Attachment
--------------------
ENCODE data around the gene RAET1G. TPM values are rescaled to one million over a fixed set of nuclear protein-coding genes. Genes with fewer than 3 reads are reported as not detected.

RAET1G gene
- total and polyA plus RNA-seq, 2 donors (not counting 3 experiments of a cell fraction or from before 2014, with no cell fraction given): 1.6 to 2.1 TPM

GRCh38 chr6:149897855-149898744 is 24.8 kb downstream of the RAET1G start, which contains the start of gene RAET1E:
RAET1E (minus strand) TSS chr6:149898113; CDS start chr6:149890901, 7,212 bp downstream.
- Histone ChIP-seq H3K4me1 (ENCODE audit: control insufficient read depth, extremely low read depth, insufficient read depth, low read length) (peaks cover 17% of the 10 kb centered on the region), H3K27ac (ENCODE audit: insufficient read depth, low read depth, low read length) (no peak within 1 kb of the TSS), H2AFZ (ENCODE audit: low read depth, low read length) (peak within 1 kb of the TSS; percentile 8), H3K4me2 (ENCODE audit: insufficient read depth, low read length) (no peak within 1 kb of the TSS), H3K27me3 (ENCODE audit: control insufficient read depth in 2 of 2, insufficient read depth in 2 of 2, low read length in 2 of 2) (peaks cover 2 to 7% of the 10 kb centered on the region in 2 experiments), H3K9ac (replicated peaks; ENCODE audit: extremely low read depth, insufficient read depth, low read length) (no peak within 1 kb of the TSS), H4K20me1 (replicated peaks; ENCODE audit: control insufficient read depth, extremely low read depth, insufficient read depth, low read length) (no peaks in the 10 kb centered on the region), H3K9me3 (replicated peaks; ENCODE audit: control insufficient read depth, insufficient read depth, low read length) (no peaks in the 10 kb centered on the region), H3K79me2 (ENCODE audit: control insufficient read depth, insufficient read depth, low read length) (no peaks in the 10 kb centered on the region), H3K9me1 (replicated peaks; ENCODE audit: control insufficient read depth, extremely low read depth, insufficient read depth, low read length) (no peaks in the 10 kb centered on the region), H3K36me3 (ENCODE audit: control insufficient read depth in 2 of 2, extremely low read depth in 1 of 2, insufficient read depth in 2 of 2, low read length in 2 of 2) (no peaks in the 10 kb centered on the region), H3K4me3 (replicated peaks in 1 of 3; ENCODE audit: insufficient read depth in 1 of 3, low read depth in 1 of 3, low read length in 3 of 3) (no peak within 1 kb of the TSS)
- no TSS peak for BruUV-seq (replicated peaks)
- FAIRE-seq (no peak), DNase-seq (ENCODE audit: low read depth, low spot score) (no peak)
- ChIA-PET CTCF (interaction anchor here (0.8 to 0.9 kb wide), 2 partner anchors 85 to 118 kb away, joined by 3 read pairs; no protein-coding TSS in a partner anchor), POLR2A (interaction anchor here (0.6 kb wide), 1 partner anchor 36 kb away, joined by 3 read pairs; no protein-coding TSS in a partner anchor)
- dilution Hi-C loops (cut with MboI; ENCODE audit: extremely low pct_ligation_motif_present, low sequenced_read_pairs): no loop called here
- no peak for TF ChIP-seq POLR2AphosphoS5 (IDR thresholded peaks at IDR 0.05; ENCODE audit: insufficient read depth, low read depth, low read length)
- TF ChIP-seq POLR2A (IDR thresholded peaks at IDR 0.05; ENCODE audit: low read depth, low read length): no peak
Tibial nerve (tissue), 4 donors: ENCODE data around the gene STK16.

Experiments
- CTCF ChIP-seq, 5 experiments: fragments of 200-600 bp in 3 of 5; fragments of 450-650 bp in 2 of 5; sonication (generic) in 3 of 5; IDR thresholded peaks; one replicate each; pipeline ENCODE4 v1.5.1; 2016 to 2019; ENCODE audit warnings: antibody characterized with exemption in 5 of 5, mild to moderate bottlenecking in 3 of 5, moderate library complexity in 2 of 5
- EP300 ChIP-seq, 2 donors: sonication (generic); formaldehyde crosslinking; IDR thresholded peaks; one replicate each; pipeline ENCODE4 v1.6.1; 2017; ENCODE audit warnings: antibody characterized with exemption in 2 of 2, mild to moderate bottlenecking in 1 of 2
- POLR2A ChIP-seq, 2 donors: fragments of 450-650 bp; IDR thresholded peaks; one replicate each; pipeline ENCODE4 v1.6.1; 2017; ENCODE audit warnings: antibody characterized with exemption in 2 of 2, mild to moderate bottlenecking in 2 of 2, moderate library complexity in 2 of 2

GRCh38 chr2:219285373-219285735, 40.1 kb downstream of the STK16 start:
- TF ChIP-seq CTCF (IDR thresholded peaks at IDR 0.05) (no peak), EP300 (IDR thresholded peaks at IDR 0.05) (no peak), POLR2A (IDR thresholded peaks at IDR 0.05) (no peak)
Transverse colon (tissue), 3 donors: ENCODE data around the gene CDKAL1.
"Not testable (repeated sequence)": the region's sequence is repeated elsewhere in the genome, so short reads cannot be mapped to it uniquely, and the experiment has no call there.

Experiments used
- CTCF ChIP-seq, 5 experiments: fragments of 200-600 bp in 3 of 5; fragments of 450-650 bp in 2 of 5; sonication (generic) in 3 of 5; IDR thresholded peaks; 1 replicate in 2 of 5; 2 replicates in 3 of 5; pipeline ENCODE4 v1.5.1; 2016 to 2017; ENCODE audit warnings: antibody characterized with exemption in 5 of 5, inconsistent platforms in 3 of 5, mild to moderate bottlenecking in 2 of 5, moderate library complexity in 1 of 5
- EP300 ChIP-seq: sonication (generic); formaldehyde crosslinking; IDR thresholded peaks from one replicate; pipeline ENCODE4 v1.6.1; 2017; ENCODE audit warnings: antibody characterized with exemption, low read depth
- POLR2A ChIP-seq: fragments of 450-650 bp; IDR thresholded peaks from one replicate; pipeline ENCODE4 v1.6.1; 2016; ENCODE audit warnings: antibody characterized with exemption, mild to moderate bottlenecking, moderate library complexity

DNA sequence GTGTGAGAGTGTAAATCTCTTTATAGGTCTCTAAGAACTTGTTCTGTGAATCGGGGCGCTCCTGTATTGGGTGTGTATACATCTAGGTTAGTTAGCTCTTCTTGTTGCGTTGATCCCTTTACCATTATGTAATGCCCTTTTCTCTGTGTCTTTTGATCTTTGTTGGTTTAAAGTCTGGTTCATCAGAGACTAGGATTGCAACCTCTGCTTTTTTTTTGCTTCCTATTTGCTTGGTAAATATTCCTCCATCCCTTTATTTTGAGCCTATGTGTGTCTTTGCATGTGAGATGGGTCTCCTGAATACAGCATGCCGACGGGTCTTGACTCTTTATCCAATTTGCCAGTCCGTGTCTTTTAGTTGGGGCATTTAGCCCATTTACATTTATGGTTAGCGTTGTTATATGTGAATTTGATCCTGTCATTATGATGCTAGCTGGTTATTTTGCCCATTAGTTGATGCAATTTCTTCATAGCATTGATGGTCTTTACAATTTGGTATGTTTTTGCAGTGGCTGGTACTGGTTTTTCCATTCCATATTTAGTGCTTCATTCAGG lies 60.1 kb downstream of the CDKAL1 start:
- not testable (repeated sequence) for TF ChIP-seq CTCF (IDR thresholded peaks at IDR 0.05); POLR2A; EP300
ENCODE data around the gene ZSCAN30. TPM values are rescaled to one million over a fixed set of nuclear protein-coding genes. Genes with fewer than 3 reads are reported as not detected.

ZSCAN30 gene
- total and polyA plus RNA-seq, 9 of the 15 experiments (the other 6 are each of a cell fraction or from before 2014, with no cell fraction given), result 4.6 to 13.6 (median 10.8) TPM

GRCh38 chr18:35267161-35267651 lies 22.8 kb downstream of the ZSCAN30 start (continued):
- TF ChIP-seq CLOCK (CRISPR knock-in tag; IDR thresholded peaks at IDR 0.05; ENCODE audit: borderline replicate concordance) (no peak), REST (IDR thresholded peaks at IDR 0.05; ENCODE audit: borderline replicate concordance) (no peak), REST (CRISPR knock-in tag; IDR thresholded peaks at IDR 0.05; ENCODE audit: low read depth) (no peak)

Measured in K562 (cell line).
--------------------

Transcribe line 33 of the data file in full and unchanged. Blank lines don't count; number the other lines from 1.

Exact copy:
Measured in K562 (cell line).